Husband-and-wife team J.T. Arbogast and Kim Dilts will screen "Angel's Perch," their film about Alzheimer's disease, Sunday at the Capitol Center Theater. The movie was shot in Pocahontas County.
WANT TO GO? "Angel's Perch"
WHERE: Capitol Center Theater, 123 Summers St.WHEN: 7 p.m. Sunday
TICKETS: Advance tickets $10, at the door $15INFO: 800-838-3006 or www.angelsperch.com/tickets/
CHARLESTON, W.Va. -- Sunday night, the Capitol Center Theater is rolling out the red carpet for the world premiere of West Virginia's own "Angel's Perch."The film, shot last fall in Pocahontas County, completed post-production over the winter. The movie's producers, husband and wife J.T. Arbogast and Kim Dilts, are in West Virginia this week and looking forward to sharing their little movie about a family's struggle with Alzheimer's disease in a small town.They're glad to be here, but kind of glad it's over, too."It took almost three and a half years from beginning to end," Arbogast said. "We got there with a lot of help from a lot of talented and dedicated people. It's been an amazing journey."Many of these people were from the town of Cass. The pair credited them with going above and beyond what anyone expected to help make their film a reality.
"There were just a lot of good people there," Arbogast said."Angel's Perch" began as a passion project promoted on the crowd-funding website Kickstarter. Using a story based on Arbogast's family experiences in West Virginia, the couple asked for $25,000 to make their movie.Their campaign was wildly successful, and they wound up with about $5,000 more than they asked for. But it was still not nearly enough to make a movie.Still, they persevered, scraped and scrounged to get "Angel's Perch" made. They found funding and equipment through different grants. They partnered with the Alzheimer's Association and took advantage of the tax credit offered through the West Virginia Film Office.
"We refinanced my car to make this film," Dilts said with a laugh. "We learned a lot about raising money. This movie really was a crash course in using different kinds of income streams."
It also was a lesson in persistence.Arbogast said a lot of films, big and small, get held up in development. There's often a checklist of conditions that have to be met in order for the film to get made. It can take years for that list to be cleared, if it gets cleared at all.Many films simply fail, and the couple said "Angel's Perch" could have stalled out if they'd ever quit trying to come up with solutions.Arbogast said, "I think, to get something like this made, you have to decide it's going to get done come hell or high water."There were points where they faced both.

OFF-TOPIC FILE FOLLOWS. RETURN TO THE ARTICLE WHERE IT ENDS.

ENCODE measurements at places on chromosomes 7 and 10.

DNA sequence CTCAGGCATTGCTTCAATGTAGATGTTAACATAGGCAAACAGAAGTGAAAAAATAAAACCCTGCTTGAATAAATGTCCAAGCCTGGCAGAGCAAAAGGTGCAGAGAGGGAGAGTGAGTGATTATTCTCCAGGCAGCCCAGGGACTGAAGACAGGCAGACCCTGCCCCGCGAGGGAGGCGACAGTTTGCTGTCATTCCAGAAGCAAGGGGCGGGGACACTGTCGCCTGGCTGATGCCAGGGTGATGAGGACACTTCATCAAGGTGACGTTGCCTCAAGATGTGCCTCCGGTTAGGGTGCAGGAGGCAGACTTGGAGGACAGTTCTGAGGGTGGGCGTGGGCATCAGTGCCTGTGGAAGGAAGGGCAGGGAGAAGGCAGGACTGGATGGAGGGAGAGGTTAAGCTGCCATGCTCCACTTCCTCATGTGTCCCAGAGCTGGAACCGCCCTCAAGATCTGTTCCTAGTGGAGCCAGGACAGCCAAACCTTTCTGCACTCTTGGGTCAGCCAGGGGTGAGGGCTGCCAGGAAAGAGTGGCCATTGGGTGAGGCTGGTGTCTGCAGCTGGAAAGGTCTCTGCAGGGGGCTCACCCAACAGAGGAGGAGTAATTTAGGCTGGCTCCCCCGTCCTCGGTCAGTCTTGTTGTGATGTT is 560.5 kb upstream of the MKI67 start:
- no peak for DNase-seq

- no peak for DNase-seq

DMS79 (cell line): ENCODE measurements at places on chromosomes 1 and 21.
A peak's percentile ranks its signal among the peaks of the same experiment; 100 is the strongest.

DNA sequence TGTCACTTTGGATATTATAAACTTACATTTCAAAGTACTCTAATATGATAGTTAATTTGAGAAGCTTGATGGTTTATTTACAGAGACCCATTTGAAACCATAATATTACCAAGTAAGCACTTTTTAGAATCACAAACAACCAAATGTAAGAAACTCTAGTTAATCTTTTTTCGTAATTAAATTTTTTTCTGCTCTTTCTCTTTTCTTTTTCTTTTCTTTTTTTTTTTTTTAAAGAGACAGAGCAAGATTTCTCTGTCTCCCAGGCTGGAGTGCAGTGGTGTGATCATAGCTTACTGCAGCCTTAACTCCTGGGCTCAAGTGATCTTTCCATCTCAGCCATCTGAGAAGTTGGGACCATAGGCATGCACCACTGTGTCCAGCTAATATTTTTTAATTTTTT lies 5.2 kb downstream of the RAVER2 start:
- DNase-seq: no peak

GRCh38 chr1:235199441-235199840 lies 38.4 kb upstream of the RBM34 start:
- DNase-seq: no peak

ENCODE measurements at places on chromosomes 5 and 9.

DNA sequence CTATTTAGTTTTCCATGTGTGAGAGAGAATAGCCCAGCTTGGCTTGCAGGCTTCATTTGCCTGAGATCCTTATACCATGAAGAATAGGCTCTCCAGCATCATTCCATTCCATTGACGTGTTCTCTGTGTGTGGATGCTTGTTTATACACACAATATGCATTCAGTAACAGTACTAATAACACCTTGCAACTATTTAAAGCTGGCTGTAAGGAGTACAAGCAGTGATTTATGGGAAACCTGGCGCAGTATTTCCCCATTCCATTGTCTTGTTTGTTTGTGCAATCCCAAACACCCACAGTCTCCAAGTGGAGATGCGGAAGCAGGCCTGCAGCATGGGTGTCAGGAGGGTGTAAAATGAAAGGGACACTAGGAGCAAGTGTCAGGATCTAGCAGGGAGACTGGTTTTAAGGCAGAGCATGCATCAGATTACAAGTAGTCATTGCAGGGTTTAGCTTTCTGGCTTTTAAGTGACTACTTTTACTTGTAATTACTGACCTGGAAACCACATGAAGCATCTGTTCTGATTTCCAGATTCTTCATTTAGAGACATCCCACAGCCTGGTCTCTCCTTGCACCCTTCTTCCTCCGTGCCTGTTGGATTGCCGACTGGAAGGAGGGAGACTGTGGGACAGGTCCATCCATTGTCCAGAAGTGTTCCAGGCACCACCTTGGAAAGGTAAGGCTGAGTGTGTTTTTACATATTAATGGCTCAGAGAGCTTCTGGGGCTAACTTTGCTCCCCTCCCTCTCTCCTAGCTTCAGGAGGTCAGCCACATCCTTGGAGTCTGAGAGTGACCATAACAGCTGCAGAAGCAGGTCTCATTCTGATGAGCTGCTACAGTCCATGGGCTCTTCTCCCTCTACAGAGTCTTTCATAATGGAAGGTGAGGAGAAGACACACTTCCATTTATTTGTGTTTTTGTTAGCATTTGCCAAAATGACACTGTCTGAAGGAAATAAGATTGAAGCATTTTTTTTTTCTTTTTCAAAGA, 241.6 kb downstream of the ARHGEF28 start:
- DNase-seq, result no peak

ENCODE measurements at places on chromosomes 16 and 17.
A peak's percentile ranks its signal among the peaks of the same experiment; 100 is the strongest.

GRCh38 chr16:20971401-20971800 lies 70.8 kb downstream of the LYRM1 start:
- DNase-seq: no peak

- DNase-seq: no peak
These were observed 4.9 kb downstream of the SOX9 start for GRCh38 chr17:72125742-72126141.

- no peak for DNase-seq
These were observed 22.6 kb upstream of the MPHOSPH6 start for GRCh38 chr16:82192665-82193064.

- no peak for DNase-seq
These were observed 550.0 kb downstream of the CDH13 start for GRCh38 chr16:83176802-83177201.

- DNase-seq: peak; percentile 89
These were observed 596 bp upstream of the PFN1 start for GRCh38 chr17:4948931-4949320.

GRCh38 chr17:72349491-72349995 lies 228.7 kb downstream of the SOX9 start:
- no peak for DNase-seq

"It was a lot like how I imagine giving birth feels like," Dilts said. "I think the only way films get made after you make one is you forget how hard and painful the last one was."Painful or not, though, they're proud of what they've accomplished: a little film with a big heart that throws a positive light on the state of West Virginia and maybe serves to open a dialogue with people about Alzheimer's disease."But I think it opens up that dialogue in a safe place," Arbogast said. "For the Alzheimer's community, I think it's a different way for them to engage their constituents."The couple acknowledged that it's unlikely that "Angel's Perch" is going to be a big mainstream hit or turn up at the Cannes Film Festival."We thought about going the film festival route," Dilts said, "but 'Angel's Perch' just isn't dark or edgy enough for that."It's more mainstream. So, instead of running big ad campaigns or trying to get their movie into major-market theaters, which the pair said they clearly can't afford, they're screening the film at about 25 locations around the country and also are using a film distribution service called Tugg, which is similar to Kickstarter.Through Tugg, an event is scheduled with a specific goal for the number of seats sold. If the required seats are sold, bank accounts of the buyers are charged and the screening happens."It's very grassroots," Arbogast said.They hope people will give "Angel' Perch" a look on Sunday and then tell their friends about it. It might make it to their hometowns."We hope people will embrace the movie," Dilts said. "Come see it!"The film will have a limited run beginning June 29 at Marquee Cinemas locations in Beckley, Huntington, South Charleston and Triadelphia.Reach Bill Lynch at firstname.lastname@example.org or 304-348-5195.